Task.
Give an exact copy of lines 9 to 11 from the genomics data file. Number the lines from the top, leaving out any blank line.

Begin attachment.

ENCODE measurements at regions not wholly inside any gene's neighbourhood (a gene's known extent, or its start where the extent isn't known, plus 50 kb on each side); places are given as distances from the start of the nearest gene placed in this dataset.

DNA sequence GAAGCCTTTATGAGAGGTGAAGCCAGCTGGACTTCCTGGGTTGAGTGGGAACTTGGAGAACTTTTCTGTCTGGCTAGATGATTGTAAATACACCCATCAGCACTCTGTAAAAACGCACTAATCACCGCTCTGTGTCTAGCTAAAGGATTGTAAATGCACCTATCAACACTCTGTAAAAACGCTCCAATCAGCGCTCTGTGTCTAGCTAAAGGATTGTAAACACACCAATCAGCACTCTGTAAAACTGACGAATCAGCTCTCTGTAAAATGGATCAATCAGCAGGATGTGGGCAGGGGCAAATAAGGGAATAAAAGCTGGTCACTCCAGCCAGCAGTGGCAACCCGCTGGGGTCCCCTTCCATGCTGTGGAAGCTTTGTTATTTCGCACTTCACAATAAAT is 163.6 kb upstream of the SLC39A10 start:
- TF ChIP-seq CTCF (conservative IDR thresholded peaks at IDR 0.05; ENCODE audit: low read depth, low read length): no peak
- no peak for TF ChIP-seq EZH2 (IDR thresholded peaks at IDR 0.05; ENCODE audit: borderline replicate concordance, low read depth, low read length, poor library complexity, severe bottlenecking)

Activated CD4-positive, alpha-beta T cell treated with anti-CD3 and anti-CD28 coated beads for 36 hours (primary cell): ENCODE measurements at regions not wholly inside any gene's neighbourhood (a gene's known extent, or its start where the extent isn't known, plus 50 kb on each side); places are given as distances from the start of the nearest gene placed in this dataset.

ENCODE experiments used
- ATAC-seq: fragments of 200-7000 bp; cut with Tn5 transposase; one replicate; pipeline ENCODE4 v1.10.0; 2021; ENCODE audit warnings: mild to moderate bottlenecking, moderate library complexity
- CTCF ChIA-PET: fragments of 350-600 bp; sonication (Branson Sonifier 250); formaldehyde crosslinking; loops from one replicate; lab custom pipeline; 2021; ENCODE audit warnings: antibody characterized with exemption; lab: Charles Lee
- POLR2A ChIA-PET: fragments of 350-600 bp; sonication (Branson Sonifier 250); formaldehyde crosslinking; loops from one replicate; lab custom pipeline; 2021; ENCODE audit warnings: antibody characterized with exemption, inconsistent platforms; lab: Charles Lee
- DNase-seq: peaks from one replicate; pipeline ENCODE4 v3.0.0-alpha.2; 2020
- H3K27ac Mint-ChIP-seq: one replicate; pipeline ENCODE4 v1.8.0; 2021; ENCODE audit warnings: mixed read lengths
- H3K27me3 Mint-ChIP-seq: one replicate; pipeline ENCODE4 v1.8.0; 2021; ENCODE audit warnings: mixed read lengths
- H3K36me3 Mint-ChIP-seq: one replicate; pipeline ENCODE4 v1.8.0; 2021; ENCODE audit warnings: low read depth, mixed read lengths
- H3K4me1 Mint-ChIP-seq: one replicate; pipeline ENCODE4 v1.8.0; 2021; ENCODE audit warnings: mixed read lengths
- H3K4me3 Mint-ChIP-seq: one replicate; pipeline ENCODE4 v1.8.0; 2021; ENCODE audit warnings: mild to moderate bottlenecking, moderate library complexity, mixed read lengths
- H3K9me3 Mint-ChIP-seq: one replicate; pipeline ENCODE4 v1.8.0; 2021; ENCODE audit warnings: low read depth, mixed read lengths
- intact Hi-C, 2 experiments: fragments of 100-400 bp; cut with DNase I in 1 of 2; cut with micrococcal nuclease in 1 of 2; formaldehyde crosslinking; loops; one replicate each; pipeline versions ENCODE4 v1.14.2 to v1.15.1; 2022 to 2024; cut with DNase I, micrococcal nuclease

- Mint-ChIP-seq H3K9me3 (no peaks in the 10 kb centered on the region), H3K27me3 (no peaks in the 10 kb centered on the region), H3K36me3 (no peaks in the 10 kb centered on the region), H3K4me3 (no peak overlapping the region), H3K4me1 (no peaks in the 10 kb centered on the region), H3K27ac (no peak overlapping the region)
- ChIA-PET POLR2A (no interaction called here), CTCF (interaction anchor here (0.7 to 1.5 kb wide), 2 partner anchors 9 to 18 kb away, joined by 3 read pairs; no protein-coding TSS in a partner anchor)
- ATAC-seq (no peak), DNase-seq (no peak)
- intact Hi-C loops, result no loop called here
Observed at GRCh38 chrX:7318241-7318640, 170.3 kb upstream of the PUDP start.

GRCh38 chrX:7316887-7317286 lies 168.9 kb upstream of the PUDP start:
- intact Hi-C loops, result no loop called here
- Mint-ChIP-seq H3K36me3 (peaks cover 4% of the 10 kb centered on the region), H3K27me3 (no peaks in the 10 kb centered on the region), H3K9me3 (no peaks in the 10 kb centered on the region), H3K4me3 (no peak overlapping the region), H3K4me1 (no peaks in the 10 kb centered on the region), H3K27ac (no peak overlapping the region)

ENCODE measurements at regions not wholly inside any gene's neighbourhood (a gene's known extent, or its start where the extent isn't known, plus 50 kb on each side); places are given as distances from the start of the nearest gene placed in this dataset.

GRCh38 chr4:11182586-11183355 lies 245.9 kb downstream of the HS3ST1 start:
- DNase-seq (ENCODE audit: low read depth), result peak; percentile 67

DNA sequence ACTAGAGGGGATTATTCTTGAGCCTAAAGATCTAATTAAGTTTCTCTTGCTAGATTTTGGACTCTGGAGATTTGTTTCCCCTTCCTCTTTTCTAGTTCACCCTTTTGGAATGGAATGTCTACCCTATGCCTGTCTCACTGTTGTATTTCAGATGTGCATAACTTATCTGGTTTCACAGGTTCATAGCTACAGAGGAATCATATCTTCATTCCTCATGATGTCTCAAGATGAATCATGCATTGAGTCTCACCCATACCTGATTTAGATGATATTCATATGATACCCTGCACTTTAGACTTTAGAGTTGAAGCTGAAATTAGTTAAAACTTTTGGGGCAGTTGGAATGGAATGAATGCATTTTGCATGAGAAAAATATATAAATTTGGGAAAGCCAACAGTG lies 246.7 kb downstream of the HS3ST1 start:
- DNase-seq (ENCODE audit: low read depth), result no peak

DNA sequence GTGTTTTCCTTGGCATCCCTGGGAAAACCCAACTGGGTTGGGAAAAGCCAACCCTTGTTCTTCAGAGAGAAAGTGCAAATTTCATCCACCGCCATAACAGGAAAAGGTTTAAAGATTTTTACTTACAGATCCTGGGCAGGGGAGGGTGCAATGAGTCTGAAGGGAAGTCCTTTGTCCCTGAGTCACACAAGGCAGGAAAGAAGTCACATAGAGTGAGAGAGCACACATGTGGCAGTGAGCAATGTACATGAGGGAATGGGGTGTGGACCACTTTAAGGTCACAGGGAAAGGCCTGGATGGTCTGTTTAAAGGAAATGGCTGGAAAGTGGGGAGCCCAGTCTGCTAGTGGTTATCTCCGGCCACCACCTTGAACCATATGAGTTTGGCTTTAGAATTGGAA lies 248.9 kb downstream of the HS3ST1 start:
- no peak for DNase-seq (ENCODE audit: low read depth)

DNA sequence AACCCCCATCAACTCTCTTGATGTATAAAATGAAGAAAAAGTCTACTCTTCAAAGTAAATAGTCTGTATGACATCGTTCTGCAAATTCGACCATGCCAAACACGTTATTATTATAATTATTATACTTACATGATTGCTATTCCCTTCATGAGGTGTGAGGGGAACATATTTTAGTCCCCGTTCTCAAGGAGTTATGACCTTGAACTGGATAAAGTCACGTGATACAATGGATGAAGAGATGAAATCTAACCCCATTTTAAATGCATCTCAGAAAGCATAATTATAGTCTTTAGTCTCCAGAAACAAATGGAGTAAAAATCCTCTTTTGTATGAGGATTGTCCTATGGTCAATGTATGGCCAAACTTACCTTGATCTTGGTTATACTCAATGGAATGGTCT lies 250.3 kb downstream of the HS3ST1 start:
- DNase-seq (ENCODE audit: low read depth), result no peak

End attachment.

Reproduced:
- POLR2A ChIA-PET: fragments of 350-600 bp; sonication (Branson Sonifier 250); formaldehyde crosslinking; loops from one replicate; lab custom pipeline; 2021; ENCODE audit warnings: antibody characterized with exemption, inconsistent platforms; lab: Charles Lee
- DNase-seq: peaks from one replicate; pipeline ENCODE4 v3.0.0-alpha.2; 2020
- H3K27ac Mint-ChIP-seq: one replicate; pipeline ENCODE4 v1.8.0; 2021; ENCODE audit warnings: mixed read lengths